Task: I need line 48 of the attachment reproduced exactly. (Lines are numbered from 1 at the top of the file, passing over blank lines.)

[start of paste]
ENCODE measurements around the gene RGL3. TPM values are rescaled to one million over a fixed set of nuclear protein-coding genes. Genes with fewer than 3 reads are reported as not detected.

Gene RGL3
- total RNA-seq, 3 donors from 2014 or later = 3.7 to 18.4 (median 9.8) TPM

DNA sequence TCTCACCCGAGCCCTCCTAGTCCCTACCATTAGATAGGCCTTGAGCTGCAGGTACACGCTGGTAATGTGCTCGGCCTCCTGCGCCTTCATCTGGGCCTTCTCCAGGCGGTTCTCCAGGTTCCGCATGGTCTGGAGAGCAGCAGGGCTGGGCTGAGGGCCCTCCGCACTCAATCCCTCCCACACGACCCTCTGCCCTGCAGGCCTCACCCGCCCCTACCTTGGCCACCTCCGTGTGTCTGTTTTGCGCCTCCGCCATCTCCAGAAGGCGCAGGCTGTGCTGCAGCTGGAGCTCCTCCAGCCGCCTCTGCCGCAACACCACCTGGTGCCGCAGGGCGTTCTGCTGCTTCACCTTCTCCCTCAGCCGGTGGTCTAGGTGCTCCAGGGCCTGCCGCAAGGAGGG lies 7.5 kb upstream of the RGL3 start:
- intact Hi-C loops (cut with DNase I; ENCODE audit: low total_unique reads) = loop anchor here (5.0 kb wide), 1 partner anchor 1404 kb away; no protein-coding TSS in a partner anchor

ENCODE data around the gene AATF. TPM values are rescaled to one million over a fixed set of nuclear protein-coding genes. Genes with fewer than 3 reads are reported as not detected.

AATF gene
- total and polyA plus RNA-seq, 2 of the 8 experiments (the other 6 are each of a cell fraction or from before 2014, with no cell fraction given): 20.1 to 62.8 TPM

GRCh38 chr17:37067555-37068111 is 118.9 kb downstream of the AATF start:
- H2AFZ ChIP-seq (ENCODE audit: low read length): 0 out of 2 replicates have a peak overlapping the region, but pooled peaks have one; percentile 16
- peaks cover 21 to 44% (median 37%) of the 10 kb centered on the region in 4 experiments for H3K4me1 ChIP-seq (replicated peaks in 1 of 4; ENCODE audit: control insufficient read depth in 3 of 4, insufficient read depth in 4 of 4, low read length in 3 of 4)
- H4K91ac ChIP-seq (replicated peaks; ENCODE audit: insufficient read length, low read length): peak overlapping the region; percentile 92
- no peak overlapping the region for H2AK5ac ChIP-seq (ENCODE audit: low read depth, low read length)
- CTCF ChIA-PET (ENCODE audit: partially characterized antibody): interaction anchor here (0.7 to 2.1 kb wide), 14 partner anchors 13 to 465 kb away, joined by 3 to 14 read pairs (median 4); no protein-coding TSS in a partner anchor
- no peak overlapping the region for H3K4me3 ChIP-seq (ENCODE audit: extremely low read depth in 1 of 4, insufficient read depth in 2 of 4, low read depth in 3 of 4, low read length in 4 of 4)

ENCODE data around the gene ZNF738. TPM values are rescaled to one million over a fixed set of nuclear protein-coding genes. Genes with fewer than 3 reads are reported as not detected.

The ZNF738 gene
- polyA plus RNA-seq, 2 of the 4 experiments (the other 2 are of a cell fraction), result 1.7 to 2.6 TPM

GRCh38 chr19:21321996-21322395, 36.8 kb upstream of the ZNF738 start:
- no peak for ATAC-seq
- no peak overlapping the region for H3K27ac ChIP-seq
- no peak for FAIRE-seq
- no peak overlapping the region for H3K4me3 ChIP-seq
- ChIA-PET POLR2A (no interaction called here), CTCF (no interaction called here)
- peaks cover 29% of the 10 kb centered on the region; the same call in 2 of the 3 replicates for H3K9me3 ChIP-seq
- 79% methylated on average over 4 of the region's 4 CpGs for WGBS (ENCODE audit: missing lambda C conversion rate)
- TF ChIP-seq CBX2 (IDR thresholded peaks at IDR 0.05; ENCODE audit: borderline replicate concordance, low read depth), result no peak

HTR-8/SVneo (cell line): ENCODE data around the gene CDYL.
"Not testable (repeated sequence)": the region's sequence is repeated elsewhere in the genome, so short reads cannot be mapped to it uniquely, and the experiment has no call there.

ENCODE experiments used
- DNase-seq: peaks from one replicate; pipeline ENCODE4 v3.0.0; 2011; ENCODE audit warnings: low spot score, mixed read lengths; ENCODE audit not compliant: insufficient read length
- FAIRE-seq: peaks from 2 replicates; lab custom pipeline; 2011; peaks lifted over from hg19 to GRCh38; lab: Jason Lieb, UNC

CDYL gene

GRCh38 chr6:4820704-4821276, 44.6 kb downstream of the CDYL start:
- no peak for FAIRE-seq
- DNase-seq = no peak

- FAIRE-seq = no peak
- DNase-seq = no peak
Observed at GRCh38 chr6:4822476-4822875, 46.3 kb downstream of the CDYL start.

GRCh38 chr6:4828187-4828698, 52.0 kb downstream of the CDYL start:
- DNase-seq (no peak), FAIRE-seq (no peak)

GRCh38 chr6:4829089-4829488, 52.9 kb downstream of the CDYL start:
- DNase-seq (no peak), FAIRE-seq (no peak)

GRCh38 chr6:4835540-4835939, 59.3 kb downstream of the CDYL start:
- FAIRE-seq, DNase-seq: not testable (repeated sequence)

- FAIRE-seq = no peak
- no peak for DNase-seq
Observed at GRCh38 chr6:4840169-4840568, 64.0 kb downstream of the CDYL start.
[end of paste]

Observed at GRCh38 chr6:4840169-4840568, 64.0 kb downstream of the CDYL start.